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I have a ArcGIS service configured as shown in this pastbin. Specifically, the first LOD looks like this:

{
  "level": 0,
  "resolution": 222.2222222222222,
  "scale": 256000
}

I determined how to convert from the scale of 256000 to arrive at a resolution of 222.222:

var dotsPerInch = 96.0;
var inchesPerFoot = 12.0;   
var dotsPerUnit = dotsPerInch * inchesPerFoot;
var scale = 256000;
var resolution = scale / dotsPerUnit;

But the associated WMTS service reports a "ScaleDenominator" value of 241904.7619047619:

<TileMatrix>
  <ows:Identifier>0</ows:Identifier>
  <ScaleDenominator>241904.7619047619</ScaleDenominator>
  <TopLeftCorner>-1.77905E7 4.643889999999999E7</TopLeftCorner>
  <TileWidth>256</TileWidth>
  <TileHeight>256</TileHeight>
  <MatrixWidth>3</MatrixWidth>
  <MatrixHeight>3</MatrixHeight>
</TileMatrix>

What are the mathematics behind this value? That is, given a scale of 256000 how did ESRI arrive at a ScaleDenominator of 241904.7619?

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thank you for explanation of scale/resolution. I couldn't find it anywhere! –  Krystian Jan 28 '13 at 13:40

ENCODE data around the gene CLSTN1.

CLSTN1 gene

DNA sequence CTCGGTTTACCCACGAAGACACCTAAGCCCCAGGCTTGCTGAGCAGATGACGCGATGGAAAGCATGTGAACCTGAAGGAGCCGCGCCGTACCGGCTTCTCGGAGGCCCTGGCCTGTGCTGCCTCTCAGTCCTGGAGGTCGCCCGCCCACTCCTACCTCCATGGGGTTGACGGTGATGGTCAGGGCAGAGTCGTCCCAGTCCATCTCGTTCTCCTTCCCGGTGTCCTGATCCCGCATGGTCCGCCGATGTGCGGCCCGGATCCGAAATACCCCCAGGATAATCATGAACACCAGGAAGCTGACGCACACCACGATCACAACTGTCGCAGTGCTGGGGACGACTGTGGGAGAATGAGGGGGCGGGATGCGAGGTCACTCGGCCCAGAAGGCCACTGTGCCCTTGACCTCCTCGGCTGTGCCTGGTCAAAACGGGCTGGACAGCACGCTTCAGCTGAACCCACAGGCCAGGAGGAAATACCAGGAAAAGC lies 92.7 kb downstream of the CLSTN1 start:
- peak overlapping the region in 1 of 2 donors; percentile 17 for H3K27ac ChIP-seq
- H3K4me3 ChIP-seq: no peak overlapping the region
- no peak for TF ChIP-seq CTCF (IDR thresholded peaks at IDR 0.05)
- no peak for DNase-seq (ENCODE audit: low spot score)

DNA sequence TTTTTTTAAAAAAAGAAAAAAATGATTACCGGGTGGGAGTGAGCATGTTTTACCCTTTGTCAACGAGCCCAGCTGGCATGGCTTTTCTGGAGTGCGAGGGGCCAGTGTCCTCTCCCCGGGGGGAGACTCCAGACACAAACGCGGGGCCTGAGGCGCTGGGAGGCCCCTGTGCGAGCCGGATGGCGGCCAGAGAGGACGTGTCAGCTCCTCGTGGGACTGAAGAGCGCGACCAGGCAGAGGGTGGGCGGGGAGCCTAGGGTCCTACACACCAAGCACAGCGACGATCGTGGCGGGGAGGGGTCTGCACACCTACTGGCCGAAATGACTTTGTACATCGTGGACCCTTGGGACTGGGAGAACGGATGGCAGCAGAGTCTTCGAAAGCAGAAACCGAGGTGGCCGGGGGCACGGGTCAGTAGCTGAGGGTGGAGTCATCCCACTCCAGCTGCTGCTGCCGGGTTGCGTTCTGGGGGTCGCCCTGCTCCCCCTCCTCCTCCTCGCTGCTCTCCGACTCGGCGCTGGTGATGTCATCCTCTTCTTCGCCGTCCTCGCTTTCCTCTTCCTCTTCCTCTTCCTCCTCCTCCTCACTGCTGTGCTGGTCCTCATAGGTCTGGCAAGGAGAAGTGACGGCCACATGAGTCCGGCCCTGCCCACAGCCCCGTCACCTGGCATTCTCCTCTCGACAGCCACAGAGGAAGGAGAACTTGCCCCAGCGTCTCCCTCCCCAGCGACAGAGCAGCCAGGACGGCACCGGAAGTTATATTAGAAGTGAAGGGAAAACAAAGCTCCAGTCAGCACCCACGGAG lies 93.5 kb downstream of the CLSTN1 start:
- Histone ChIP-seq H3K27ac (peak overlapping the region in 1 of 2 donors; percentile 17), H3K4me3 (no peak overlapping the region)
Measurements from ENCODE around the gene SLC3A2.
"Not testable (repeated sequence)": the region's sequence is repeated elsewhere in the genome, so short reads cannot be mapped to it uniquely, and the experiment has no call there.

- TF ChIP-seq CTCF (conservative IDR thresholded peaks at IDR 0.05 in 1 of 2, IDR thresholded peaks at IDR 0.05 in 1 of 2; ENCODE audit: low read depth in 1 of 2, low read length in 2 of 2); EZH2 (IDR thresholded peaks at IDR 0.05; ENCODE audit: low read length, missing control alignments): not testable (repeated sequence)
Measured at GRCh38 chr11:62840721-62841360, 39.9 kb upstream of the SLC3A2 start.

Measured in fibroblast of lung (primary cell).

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1 Answer

up vote 5 down vote accepted

WMTS assumes a DPI 90.7 instead of 96 as is clearly documented in the WMTSCapabilities document which states,

"The tile matrix set that has scale values calculated based on the dpi defined by OGC specification (dpi assumes 0.28mm as the physical distance of a pixel)."

0.28 mm per pixel = 0.0110236 inches per pixel or 90.71446714322 pixels per inch.

If you replace 96 in the equation above with 90.71428571429 you'll get the ScaleDenominator value so ESRI used a different conversion constant. After a little research I learned that

1 in = 2.54 cm (I thought this was an approximation but it's by definition)

Since there are 25.4 mm in one inch then 25.4 / .28 = 90.71428571429 DPI which is the value we're after for DPI. Here is a site which confirms this calculation.

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1  
+1 There are two different feet; you have described the International Foot. The definition of the other one, the US Survey Foot, is that one foot = 12/39.37 meter (which, pace Eric Weisstein, is still in extensive use). They differ by two parts per million: a small amount, but large enough that when coordinate systems have values running into the millions or tens of millions, it makes an appreciable difference. –  whuber Jul 17 '12 at 20:14
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